We strive to have folk-related crafts and keep a pretty good standard...small group, only about 25 booths, and carefully chosen. 'Most' folks make decent money, and a few have been coming for 12-14 years...we get 8,000-10,000 people in the park in 2 days, and the crafts are well attended.

The best show we ever had was 3 years ago there...and it rained. (maybe that's why)


15 Oct 07 - 08:12 PM (#2171964)
Subject: RE: BS: Craft stalls at festivals
From: Sorcha

I'm sure some of the above mentioned are 'juried' craft areas. I know that Walnut Valley/Winfield is. You send in descriptions and pics of your stuff, and they decide whether they will 'invite' you to be one of the vendors. Check that out too.


15 Oct 07 - 08:28 PM (#2171972)
Subject: RE: BS: Craft stalls at festivals
From: Big Al Whittle

I can't help thinking someone with a proper fish and chip van would clean up.

You often find yourself eating some total crap - sometimes just for somewhere to sit down. Sort of not quite a meal, but a million unhealthy calories.


15 Oct 07 - 09:18 PM (#2171988)
Subject: RE: BS: Craft stalls at festivals
From: Stilly River Sage

John Hardly made it to Fort Worth's Main Street Arts Festival this year through that jury method. His work is beautiful.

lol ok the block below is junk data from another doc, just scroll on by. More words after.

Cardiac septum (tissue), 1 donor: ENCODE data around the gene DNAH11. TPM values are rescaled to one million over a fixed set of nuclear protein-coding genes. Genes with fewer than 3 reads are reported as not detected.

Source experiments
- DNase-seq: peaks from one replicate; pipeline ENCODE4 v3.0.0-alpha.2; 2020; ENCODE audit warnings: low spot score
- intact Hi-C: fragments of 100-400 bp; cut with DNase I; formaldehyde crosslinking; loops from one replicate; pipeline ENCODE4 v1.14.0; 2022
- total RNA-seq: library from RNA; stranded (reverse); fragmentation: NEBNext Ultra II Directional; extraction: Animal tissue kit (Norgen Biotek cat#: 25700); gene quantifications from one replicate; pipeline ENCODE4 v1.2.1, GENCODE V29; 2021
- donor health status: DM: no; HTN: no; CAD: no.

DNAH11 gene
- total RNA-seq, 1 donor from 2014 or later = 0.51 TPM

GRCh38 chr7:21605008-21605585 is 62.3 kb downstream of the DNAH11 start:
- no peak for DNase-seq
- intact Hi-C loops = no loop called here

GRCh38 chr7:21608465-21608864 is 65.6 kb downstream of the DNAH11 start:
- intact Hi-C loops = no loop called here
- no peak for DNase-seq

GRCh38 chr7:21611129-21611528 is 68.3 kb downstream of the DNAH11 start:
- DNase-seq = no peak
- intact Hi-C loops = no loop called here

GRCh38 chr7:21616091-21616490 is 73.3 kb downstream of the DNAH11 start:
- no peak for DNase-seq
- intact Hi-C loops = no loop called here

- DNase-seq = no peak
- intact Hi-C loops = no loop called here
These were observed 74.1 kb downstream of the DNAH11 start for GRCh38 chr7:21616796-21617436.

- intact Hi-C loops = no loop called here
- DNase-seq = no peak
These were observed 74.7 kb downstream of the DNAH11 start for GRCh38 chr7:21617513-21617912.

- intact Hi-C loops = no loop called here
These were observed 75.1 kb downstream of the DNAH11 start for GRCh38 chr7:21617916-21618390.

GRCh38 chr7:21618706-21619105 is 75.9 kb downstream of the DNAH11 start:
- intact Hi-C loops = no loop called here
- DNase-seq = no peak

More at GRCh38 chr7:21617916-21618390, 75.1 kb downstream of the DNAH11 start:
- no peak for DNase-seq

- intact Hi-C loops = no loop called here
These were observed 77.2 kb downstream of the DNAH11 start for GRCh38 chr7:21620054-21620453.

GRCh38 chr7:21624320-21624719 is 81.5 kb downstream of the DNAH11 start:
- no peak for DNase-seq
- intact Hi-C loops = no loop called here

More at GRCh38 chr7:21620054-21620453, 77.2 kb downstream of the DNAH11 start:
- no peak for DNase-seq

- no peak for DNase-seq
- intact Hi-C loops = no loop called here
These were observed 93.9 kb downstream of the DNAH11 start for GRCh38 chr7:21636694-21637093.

SRS


16 Oct 07 - 12:03 AM (#2172068)
Subject: RE: BS: Craft stalls at festivals
From: Genie

In the "thread title" vein, when I first read this one, I couldn't help wondering
"Who is Craft and why does s/he stall at festivals?"

; )


16 Oct 07 - 06:46 AM (#2172158)
Subject: RE: BS: Craft stalls at festivals
From: John Hardly

Thanks Stilly!

(the check's in the mail)


16 Oct 07 - 07:27 AM (#2172172)
Subject: RE: BS: Craft stalls at festivals
From: Folkiedave

Strictly speaking selling S/H folk books isn't crafts of course but I do have a stall at most festivals.

All of what Tig says is absolutely bang on in my experience. People always arrive to purchase something I have just packed.

Also if you are asked to put something to one side for later collection TAKE A DEPOSIT!!


16 Oct 07 - 10:11 AM (#2172295)
Subject: RE: BS: Craft stalls at festivals
From: Donuel

I made one once with a huge sign "First Unitarian Church of Kentucky"

The captital letters were neon orange and the small letters dark blue.


17 Oct 07 - 09:31 AM (#2172940)
Subject: RE: BS: Craft stalls at festivals
From: EBarnacle

All good salesmen hate this song,
Be back, Be back!

[Continue it if you wish]


17 Oct 07 - 03:48 PM (#2173136)
Subject: RE: BS: Craft stalls at festivals
From: Zany Mouse

Thanks, everyone, for the help and advice. I was thinking of sellng cards and patchwork.

Rhiannon


17 Oct 07 - 09:27 PM (#2173322)
Subject: RE: BS: Craft stalls at festivals
From: Mickey191

I've sold my items at festivals, block parties and garage sales. I make beautiful decorative bird houses, wall placques and small paintings. I don't fancy those venues at all. Almost without exception people want to argue about the price. They don't realize or care how much time & materials go into a piece - or that the seller is paying for the stall or table.

My preference is to rent a shelf or two in a craft store. The price usually starts at $15.00 a shelf for one month. The store owner is not at liberty to discount & hardly ever is asked to discount. It beats sitting out in the sun or waiting for the rain.